Community attends funeral service for Florida veteran with no immediate family

Word spread about Edward K. Pearson after an obituary went viral.

It was an emotional day for hundreds of people who turned out to honor and say final farewells to a U.S. Army veteran many had never met.

On Tuesday, friends and strangers in the community attended the internment for Edward K. Pearson, 80, of Naples, Florida, at Sarasota National Cemetery.

They carried U.S. flags. Some laid flowers. Others reached out to touch the veteran's urn.

"It shows that Americans still care," mourner Donald Johnson said of the turnout. "We still have a special empathy for mankind."

Pearson had no immediate family and died Aug. 31, according to ABC News affiliate WFTS-TV in Tampa Bay

His obituary went viral on social media after the funeral home said in a service announcement that he had no immediate family and that the public was welcome to attend, The Associated Press said.

Pearson served from 1962-1964 and was honorably discharged, the Legacy Options Funeral and Cremation Services said. He was born in Ridley Park, Pennsylvania, according to WFTS-TV, and had lived in Naples for the last 25 years.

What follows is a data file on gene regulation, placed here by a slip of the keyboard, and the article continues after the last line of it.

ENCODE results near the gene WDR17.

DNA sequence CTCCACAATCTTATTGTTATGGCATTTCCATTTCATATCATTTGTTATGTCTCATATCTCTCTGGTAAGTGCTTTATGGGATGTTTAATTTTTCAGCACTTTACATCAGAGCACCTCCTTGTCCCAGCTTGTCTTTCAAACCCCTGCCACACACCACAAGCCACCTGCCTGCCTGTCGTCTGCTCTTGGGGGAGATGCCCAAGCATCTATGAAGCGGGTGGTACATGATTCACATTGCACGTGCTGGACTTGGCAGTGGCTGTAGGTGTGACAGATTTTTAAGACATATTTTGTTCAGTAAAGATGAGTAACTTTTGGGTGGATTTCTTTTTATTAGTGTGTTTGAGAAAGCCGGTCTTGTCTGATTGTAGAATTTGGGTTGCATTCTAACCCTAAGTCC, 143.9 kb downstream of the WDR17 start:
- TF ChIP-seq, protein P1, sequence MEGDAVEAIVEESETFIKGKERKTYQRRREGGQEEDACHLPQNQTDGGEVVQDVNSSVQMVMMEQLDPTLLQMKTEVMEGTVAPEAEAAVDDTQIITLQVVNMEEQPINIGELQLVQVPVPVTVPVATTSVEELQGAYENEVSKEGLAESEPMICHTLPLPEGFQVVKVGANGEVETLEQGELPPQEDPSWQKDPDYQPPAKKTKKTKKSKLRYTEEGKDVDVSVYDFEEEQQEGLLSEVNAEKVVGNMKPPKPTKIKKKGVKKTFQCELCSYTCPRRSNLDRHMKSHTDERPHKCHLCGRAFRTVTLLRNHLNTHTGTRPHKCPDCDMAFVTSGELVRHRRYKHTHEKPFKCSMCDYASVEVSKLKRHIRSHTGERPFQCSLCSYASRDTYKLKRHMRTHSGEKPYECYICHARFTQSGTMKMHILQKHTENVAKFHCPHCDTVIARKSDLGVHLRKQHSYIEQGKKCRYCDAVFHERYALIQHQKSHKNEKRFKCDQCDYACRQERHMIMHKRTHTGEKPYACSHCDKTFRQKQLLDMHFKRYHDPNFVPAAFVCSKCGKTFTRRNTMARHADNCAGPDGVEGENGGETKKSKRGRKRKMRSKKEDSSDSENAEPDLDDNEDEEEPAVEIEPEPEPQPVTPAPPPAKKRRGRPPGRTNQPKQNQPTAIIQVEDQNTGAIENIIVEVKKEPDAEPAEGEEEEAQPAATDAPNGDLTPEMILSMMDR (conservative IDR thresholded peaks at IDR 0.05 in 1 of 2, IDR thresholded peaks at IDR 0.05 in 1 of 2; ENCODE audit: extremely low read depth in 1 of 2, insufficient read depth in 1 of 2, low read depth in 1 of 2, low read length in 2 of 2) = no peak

One by one at Tuesday's service, mourners stepped up to the podium to thank Pearson for his service and thank those who had gathered to remember him.

"First off, I really want to show my profound gratitude and appreciation for each and every one of you coming out here to show this veteran the dignity, honor and respect that he justly deserves. When I first heard about him on the news, that he had no family, well that broke my heart. And that he was going to be laid to rest with nobody around. To me, that's not right. No veteran, man or woman, should ever have to have that happen to them ... But when the call went out over social media and the news, look what happened ... Just look around. This is a sure show of true humankind and compassion," said one mourner named Bob.

The service was held at 12:30 p.m. and he was interred with full military honors. After the honor guard folded the U.S. flag, it was put on display at the funeral home.